In the 1989 reworking of Batman, Jack Nicholson’s Joker rained the streets of Gotham City with dollar bills, and belted out the immortal lines:
“Hubba, hubba, hubba. Money, money, money – who do you trust? Me?! I’m giving away free money… And where is the Batman? He’s at home washing his tights!”
Suffice to say, Batman turned up and gave him what for, and that particular outburst failed to win any scriptwriters' or actor's awards; but it always sticks with me – “who do you trust?”
I’m not giving away any free money here, but nor am I necessarily asking for you to put unbridled trust in me. I’d imagine many will disagree with my point of view – as we know healthy debate and respectful disagreement are the cornerstone of a well-functioning society. See recent events in the USA for evidence. But when it comes to the world of pensions provision and trying to make preparations for old age, there is a huge amount of trust needed.
Government devise all aspects of state pension policy including state pension age, how much an individual gets, how it increases. They also set rules around national insurance, including who pays, how much and how their record translates into a state pension record. Government also sets the framework for giving tax relief to old age savings including what limits apply. In respect of workplace pensions, government makes the rules that apply including the minimum level of pension provision, what terms should apply to any pensions promise and how any promise should be funded. They are also responsible for provision of social care, means tested benefits and equality legislation for anyone working at older ages. They also determine the regulation of the world of savings and investments.
Employers have a duty to select a pension scheme and provide a minimum level of pension provision. Many will exceed this and some still provide a guarantee of pension income. In terms of any promise made, employers are responsible for ensuring these accrued promises can be met. A promise (including pension age, pension amount and how a pension increases) can only be diluted if an individual member consents or if a sponsoring employer goes insolvent.
The point is that the views of Governments and employers (acting as two of the mainstays of retirement provision) can, and do, change. Governments have changed the goalposts significantly in terms of state pension age and state pension increases. They’ve introduced a mandatory workplace pension arrangement. They also preside over standards of health and social care which are widely perceived to be falling.
Employers, collectively, are paying billions of pounds more in retirement funding than they were 15 years ago. This is good, but they are also abandoning the gold standard of pensions by closing defined benefit pension schemes which offer a guaranteed income in retirement, meaning individuals face greater uncertainty in old age. And for those who do have certainty of retirement income there has been lobbying of government from employers to give special powers to allow easement on how protections may be diluted. A Green Paper from government covering this is expected early in 2017. It maybe that employers are successful in being allowed the power to move their own goalposts.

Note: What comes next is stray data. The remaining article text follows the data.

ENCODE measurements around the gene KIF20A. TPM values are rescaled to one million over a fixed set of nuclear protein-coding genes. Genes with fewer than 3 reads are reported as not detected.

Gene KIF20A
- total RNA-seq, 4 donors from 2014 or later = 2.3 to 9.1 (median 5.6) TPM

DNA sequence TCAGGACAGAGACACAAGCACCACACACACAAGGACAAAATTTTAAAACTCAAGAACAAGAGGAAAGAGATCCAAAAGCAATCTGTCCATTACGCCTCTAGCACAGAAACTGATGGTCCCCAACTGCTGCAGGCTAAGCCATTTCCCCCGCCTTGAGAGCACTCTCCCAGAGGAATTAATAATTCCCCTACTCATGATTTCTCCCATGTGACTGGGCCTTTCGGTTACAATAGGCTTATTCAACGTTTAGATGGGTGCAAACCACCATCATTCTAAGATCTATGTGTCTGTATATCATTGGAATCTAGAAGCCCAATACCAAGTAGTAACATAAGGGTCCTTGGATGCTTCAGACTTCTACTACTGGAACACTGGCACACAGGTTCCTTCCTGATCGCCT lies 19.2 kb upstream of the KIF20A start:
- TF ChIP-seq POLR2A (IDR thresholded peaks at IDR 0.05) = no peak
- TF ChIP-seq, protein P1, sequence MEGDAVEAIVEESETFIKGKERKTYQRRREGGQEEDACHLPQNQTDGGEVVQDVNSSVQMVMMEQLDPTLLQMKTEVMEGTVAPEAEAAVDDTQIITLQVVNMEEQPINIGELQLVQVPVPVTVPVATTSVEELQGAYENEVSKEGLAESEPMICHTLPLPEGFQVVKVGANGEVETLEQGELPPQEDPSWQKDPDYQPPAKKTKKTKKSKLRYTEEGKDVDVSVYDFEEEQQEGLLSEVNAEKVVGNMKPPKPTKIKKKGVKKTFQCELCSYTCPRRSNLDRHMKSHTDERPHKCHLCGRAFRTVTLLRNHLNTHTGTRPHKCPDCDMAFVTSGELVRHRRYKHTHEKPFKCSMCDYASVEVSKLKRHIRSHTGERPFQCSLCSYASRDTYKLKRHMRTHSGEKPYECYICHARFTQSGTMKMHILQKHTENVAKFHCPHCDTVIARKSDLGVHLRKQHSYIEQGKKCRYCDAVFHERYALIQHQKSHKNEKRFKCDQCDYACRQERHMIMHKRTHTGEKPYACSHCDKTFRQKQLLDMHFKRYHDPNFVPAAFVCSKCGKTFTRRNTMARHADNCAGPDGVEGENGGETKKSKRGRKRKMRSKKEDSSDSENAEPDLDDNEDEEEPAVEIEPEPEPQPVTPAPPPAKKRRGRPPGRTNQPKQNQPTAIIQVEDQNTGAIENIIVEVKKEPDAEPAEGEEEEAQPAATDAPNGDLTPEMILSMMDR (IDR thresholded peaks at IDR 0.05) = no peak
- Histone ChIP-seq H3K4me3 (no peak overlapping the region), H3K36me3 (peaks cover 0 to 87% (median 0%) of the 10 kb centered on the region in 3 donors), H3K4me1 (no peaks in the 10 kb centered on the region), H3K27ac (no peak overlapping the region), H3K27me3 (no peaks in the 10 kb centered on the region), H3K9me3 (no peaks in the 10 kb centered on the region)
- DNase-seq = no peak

So the world of pensions has changed and is likely to continue to change into the future. So – who do you trust? The Government, elected by the people for the people? Although their hands may be moving the goalposts, it is our collective will that put them there. As for employers - well we may not be able to elect them, but we do retain the power to influence their actions through strong, engaged union membership and the possibility of action when needed. So there can be an element of control on the pace and degree of change.
In the absence of either a mega-villain throwing free money from atop a giant birthday cake, or a Santa Claus dedicated to ensuring dignity in old age; can anybody be trusted to offer cast iron certainties?
Which brings us to the third pillar of pension provision - the individual. Ultimately yourself. You could make your own provision for retirement through a property empire or with your own savings although if not placed in a pension scheme these may not receive tax relief (with the exception of ISAs), may not attract an employer contribution and crucially may not benefit from an employer guarantee.
However maybe more importantly the role of each of us is to act as an important check and balance to workings of governments and employers – to ensure they act in the common best interest. Our ability to do that individually maybe small, but if you look around and think that your spouse/partner/child/parent/neighbour/colleague/drinking buddy/Facebook friend or fellow worshipper is similarly facing an uncertain future then you can join together with like-minded individuals to engage. You can write to MPs and Ministers. You can also become active in a trade union set up to work for the best interests of members collectively, in line with policies devised and debated by members. Through a trade union members’ voices will act as a check on unacceptable moves by employers and will act to praise or criticise the work of governments and put our points to policymakers. All of this is done with the best collective interests of members at heart.
Change may unfortunately be inevitable in the world of pensions, and not all of it need necessarily be bad. 2017 looks set to throw up further changes. Who can be trusted to deliver responsible measured change? Ultimately I think it’s you.
After all, Batman knows nothing about pensions.